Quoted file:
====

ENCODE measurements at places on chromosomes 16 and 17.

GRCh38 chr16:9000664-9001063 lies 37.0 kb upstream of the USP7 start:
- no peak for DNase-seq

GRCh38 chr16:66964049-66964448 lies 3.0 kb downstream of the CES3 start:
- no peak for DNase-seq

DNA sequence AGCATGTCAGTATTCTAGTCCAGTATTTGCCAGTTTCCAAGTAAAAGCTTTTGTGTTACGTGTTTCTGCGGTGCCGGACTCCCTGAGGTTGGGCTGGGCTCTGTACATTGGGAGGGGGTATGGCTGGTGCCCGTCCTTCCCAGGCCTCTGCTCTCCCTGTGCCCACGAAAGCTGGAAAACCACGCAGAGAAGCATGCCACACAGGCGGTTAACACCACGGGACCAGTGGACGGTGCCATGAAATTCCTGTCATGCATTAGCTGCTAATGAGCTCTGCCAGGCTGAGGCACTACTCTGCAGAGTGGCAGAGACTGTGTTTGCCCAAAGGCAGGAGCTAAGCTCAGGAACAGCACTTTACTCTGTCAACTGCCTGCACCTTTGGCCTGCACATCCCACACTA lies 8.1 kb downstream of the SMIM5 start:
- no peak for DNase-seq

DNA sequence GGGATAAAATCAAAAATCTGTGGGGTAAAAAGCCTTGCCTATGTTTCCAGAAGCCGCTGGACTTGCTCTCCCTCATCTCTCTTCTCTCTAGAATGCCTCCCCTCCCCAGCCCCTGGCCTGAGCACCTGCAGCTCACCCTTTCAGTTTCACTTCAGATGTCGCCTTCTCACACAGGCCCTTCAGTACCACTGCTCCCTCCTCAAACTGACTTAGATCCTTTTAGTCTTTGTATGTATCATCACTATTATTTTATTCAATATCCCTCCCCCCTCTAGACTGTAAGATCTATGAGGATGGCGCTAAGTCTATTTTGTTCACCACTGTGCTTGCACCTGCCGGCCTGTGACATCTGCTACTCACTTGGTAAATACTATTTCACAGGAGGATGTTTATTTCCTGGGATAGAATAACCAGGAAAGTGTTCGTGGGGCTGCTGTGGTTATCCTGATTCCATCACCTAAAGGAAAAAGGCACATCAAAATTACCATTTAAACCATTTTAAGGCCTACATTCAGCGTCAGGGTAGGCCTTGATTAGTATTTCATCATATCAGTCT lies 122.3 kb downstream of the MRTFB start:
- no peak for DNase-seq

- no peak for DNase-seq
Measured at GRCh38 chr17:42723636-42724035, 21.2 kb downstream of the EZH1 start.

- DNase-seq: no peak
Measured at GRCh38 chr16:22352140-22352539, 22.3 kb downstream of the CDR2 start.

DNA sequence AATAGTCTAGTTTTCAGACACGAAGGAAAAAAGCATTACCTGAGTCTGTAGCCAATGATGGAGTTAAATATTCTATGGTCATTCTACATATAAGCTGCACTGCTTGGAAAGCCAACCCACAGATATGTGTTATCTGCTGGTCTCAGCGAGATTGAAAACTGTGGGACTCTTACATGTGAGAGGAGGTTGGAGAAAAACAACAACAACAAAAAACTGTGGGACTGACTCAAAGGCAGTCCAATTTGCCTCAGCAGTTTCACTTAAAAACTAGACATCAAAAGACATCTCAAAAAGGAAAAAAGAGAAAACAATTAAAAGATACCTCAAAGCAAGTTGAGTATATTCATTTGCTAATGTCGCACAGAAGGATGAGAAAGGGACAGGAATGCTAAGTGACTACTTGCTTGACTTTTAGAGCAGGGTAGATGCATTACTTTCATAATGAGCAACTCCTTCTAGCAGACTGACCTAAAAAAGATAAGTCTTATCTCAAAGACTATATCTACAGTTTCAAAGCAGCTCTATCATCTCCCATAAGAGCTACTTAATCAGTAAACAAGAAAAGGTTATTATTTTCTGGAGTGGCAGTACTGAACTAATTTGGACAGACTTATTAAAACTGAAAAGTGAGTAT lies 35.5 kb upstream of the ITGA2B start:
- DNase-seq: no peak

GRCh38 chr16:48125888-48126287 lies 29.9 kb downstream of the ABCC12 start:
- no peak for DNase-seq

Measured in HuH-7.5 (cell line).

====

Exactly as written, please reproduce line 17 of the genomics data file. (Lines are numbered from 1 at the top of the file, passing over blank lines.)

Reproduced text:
- no peak for DNase-seq